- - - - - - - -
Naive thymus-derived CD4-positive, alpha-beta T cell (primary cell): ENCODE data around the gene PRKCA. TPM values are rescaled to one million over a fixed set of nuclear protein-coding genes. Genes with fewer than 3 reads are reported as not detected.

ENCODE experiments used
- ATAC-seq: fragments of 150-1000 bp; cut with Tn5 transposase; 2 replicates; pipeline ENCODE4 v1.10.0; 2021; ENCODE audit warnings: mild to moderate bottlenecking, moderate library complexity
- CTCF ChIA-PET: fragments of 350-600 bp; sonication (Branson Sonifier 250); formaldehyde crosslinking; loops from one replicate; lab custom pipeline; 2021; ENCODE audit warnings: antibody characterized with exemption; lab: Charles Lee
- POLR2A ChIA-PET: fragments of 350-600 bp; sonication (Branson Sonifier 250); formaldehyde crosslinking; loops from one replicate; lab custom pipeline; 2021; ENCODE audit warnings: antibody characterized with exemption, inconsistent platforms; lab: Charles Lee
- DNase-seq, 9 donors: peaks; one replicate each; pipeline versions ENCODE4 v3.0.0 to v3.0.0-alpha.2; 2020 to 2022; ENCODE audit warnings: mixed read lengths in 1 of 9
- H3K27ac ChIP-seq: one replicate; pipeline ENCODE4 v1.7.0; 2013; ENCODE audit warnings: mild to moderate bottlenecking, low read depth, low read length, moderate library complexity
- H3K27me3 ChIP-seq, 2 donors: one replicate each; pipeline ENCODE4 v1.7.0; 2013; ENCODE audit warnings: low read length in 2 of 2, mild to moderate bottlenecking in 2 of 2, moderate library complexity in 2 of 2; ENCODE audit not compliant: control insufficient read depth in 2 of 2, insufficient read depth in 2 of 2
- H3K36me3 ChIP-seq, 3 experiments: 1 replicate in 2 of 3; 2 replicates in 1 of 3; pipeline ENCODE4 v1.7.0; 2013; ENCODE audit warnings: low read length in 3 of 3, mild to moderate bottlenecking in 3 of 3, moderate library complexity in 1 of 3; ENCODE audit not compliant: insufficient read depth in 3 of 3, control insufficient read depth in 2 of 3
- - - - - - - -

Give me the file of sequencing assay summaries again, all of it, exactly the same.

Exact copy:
Naive thymus-derived CD4-positive, alpha-beta T cell (primary cell): ENCODE data around the gene PRKCA. TPM values are rescaled to one million over a fixed set of nuclear protein-coding genes. Genes with fewer than 3 reads are reported as not detected.

ENCODE experiments used
- ATAC-seq: fragments of 150-1000 bp; cut with Tn5 transposase; 2 replicates; pipeline ENCODE4 v1.10.0; 2021; ENCODE audit warnings: mild to moderate bottlenecking, moderate library complexity
- CTCF ChIA-PET: fragments of 350-600 bp; sonication (Branson Sonifier 250); formaldehyde crosslinking; loops from one replicate; lab custom pipeline; 2021; ENCODE audit warnings: antibody characterized with exemption; lab: Charles Lee
- POLR2A ChIA-PET: fragments of 350-600 bp; sonication (Branson Sonifier 250); formaldehyde crosslinking; loops from one replicate; lab custom pipeline; 2021; ENCODE audit warnings: antibody characterized with exemption, inconsistent platforms; lab: Charles Lee
- DNase-seq, 9 donors: peaks; one replicate each; pipeline versions ENCODE4 v3.0.0 to v3.0.0-alpha.2; 2020 to 2022; ENCODE audit warnings: mixed read lengths in 1 of 9
- H3K27ac ChIP-seq: one replicate; pipeline ENCODE4 v1.7.0; 2013; ENCODE audit warnings: mild to moderate bottlenecking, low read depth, low read length, moderate library complexity
- H3K27me3 ChIP-seq, 2 donors: one replicate each; pipeline ENCODE4 v1.7.0; 2013; ENCODE audit warnings: low read length in 2 of 2, mild to moderate bottlenecking in 2 of 2, moderate library complexity in 2 of 2; ENCODE audit not compliant: control insufficient read depth in 2 of 2, insufficient read depth in 2 of 2
- H3K36me3 ChIP-seq, 3 experiments: 1 replicate in 2 of 3; 2 replicates in 1 of 3; pipeline ENCODE4 v1.7.0; 2013; ENCODE audit warnings: low read length in 3 of 3, mild to moderate bottlenecking in 3 of 3, moderate library complexity in 1 of 3; ENCODE audit not compliant: insufficient read depth in 3 of 3, control insufficient read depth in 2 of 3